Passions & Pursuits

Wildlife in the Woods

Coyote, Hawk, and the Three Bears

Early one misty Spring morning, I hopped on my bike to climb one of my favorite mountains, Rich Mountain, which stands between historical Cades Cove and the farmland of Dry Valley. Dry Valley is named from its lack of above-ground streams or rivers. There are vast caverns below-ground which gulp up most of the water in the area. Only Short Creek manages to avoid being swallowed, and only for a short time.

This particular morning felt unique. The air was damp but warm, with the promise of sunshine in the sky. The woods still held their winter barrenness – that open feeling of bare trunks and brown-covered contours – yet the atmosphere was tinged with new greenness, not yet seen except in the eager honeysuckle vines and willow trees.

I once counted all the switchbacks to the top of the mountain, but I can never remember the number. Instead, I rely on familiar waypoints to determine my distance – like the crossing of Hesse Creek, an unnamed branch, and the giant sculptural chestnut oak in the clearing on the right. If I’m not paying attention, however, it’s amazing how I can lose track of where I am. As important as it is to keep my eyes on the road, it’s equally necessary to glance around if I don’t want to miss anything happening in the story surrounding me – like the bear around the next curve.

She was an average-sized adult bear. It’s not uncommon to see one up here, though always noteworthy and exciting. This bear, however, did not turn and run like most do. Neither did she snort or charge, which I was very grateful for. She reluctantly eased off the road and seemed to turn her attention to a rotten log, which I presumed harbored some tasty grubs for her. I pedaled on, inwardly rejoicing in the opportunity to view such wildlife close-up in its natural habitat. Looking over my shoulder, I watched her black shape lumber slowly down the bank. But there, up the road, in the curve, stood a gray coyote. Sentinel, unmoving, he watched me until I was out of sight, as I did him. I was beginning to feel like I was in the middle of one of those wildlife Christmas cards. What an unusual sighting! I started to wonder what kind of story I was riding through.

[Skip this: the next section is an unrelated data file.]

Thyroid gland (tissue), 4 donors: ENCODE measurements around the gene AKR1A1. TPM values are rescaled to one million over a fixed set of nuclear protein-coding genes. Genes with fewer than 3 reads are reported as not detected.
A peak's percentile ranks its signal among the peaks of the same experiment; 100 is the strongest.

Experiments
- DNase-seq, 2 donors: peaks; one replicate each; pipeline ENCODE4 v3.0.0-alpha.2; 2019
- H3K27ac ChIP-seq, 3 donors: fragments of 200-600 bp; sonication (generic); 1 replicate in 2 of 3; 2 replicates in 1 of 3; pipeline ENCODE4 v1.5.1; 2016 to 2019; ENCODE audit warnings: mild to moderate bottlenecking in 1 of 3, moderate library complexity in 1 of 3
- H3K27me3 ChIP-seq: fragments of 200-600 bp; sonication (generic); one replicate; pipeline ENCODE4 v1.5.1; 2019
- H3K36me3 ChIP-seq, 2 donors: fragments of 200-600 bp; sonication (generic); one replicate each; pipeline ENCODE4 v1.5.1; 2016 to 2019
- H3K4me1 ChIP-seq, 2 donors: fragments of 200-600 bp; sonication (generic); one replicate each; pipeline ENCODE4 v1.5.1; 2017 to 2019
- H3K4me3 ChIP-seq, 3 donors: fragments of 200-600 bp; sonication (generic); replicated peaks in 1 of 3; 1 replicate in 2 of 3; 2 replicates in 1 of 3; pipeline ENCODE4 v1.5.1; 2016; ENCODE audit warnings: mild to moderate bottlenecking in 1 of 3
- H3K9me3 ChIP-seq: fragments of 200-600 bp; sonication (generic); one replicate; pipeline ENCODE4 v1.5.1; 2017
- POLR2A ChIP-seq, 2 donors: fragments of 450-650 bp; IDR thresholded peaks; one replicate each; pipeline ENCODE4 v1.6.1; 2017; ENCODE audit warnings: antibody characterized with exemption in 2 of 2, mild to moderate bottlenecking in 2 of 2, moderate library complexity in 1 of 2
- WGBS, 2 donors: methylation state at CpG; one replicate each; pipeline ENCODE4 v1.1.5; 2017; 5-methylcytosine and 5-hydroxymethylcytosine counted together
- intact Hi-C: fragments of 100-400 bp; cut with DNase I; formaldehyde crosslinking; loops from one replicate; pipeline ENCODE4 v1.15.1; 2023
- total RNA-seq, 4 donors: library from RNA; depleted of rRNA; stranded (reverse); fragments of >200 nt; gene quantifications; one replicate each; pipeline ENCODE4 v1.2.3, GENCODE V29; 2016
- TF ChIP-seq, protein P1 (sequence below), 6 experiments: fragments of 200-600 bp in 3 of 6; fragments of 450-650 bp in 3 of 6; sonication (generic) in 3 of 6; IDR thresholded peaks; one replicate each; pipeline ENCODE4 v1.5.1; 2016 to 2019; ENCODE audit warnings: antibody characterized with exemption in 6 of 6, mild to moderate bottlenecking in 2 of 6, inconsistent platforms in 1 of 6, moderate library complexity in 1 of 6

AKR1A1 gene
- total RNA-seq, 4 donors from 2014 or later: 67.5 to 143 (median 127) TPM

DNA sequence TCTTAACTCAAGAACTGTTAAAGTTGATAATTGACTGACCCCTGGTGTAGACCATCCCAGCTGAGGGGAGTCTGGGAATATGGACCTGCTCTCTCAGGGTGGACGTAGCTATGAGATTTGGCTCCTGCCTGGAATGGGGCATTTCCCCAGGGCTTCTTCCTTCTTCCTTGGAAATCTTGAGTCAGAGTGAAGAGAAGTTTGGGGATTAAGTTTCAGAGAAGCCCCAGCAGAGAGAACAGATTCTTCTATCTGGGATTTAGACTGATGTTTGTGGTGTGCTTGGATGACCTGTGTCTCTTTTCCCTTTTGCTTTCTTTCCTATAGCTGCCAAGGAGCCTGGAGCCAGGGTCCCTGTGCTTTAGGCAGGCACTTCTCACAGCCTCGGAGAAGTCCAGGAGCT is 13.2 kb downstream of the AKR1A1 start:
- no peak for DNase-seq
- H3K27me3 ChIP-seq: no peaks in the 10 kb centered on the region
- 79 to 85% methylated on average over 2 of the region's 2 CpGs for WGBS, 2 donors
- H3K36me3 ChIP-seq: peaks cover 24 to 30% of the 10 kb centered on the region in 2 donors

Of course, every next corner and switchback I expected to see something else: a raccoon, a rabbit, maybe even a bobcat. I’ve seen bobcats up here before. They always look at you like they’ve been watching you for weeks – it’s a little unnerving. Wildlife sightings are great jump-starts to awareness, really engaging your senses so that you are attuned to any flash of movement, streak of color, crunch of leaves, or even unusual scents. I kept an eye out behind me until I reached the top of the climb, and I wondered what awaited me on the trip back down. I spent a couple minutes taking in the view toward Laurel Valley and Chilhowee Mountain. The park service cut out this vista a few years ago, and I am grateful for it. Once again appreciating the benefits of a fresh perspective.

I did not see the bear on the way down. I did, however, startle the coyote enough to encourage his retreat around the right side of the mountain. I was perplexed as to why he had been so persistently lurking in that area, until something drew my gaze to the left, up to some small black movements in a tall tree on a downward slope. There were two tiny bear cubs, the smallest I’d ever seen, clinging to the trunk, safely supported, guided and guarded. Though I couldn’t see the mother, I knew she was there, and I was only a passing interruption in this story of their day. I may have scared the coyote away for a time, but I would be given neither credit nor blame either way.

My mind, reeling like the wheels on my bike, was still processing the experience as I neared the last curves on the gravel. A familiar cry broke out through the woods on my left and a red-shouldered hawk flew out in front of me. I followed him as he glided over the road for a few hundred yards, catching glimpses of his dusty red breast as he canted his flight to follow the switchbacks. He finally ducked back into the open woods to continue his hunt or meet his mate.

I mentally added the hawk to my Christmas card design, while realizing how precious and present a moment it was, just like everything else that morning. Similar to using the shifters to engage the gears on my bike, I had been alerted and awakened to sights and sounds of stories around me, engaging my awareness, though I was just passing through.

Joy Hopkins, Adventure Manager

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